September skies are a showcase for the Summer Triangle, its three stars gleaming directly overhead after sunset. The equinox ushers in the official change of seasons on Monday, Sept. 23. Jupiter and Saturn maintain their vigil over the southern horizon, but set earlier each evening, while the terrestrial planets remain hidden.
The bright three points of the Summer Triangle are among the first stars you can see after sunset: Deneb, Vega, and Altair. The Summer Triangle is called an asterism, as it’s not an official constellation but still a striking group of stars. However, the Triangle is the key to spotting multiple constellations. Its three stars are themselves the brightest in their respective constellations: Deneb, in Cygnus the Swan; Vega, in Lyra the Harp; and Altair, in Aquila the Eagle. That alone would be impressive, but the Summer Triangle also contains two small constellations inside its lines, Vulpecula the Fox and Sagitta the Arrow. There is even another small constellation just outside its borders: diminutive Delphinus the Dolphin. The Summer Triangle is huge.
The equinox occurs Monday, Sept.23, officially ushering in autumn for folks in the Northern Hemisphere and bringing with it longer nights and shorter days, a change many stargazers appreciate. Right before sunrise on the 23rd, look for Deneb — the Summer Triangle’s last visible point — flickering right above the western horizon, almost as if saying goodbye to summer.
The Summer Triangle region is home to many important astronomical discoveries. Cygnus X-1, the first confirmed black hole, was initially detected here by x-ray equipment on board a sounding rocket launched in 1964. NASA’s Kepler Mission, which revolutionized our understanding of exoplanets, discovered thousands of planet candidates within its initial field of view in Cygnus. The Dumbbell Nebula (M27), the first planetary nebula discovered, was spotted by Charles Messier in the diminutive constellation Vulpecula way back in 1764.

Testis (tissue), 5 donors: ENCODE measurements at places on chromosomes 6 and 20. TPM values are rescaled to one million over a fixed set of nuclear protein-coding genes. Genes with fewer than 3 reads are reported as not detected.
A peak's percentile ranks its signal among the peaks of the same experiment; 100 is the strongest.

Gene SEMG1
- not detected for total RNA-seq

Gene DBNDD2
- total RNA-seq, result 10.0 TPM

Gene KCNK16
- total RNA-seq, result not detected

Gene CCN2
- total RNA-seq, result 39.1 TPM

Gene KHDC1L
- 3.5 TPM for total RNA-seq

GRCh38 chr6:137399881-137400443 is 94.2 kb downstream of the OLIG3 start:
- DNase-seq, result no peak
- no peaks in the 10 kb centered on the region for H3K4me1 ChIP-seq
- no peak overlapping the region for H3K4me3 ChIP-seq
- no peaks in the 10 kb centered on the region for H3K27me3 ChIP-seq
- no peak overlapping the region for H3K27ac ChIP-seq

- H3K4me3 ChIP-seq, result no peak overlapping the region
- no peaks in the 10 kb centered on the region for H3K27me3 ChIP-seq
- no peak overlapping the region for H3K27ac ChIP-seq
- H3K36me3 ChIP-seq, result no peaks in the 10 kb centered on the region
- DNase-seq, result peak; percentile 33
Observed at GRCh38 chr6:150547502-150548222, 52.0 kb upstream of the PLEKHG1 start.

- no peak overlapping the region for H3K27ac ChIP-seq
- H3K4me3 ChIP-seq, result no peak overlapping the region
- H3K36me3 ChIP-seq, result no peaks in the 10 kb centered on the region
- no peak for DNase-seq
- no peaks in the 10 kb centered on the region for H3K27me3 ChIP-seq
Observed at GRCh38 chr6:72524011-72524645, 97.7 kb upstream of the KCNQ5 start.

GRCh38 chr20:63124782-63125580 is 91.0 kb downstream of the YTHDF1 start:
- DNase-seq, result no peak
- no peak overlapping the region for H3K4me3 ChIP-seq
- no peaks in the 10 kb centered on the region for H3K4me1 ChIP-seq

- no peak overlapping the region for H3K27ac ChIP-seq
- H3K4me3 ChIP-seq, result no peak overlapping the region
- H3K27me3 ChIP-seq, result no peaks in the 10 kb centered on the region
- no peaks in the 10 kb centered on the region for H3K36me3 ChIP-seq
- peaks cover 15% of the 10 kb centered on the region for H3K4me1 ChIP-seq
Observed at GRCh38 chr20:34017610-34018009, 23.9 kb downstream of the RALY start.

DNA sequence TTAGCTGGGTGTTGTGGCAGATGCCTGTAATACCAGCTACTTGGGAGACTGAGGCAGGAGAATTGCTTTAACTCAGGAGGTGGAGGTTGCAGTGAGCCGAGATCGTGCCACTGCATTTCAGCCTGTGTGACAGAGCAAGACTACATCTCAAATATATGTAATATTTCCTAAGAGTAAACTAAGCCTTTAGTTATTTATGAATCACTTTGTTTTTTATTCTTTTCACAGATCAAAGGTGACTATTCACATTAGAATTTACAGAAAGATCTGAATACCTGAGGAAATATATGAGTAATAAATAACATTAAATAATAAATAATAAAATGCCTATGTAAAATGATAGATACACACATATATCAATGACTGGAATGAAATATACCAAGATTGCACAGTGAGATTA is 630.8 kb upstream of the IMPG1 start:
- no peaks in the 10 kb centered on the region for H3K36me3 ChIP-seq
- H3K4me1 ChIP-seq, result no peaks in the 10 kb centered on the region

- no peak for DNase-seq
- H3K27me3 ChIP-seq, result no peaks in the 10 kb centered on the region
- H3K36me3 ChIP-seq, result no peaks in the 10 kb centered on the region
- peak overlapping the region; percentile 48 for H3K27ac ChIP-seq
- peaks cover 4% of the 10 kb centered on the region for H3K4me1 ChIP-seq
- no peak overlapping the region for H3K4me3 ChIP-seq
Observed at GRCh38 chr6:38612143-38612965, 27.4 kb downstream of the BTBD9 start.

Planet watchers can easily find Jupiter and Saturn shining in the south after sunset, with Jupiter to the right and brighter than Saturn. At the beginning of September, Jupiter sets shortly after midnight, with Saturn following a couple of hours later, around 2 a.m. By month’s end the gas giant duo are setting noticeably earlier: Jupiter sets right before 10:30 p.m., with Saturn following just after midnight. Thankfully for planet watchers, earlier fall sunsets help these giant worlds remain in view for a bit longer. The terrestrial planets — Mars, Venus, and Mercury —remain hidden in the sun’s glare for the entire month.
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This article is distributed by the NASA Night Sky Network, which supports astronomy clubs across the USA dedicated to astronomy outreach. Visit nightsky.jpl.nasa.org to find local clubs, events and more.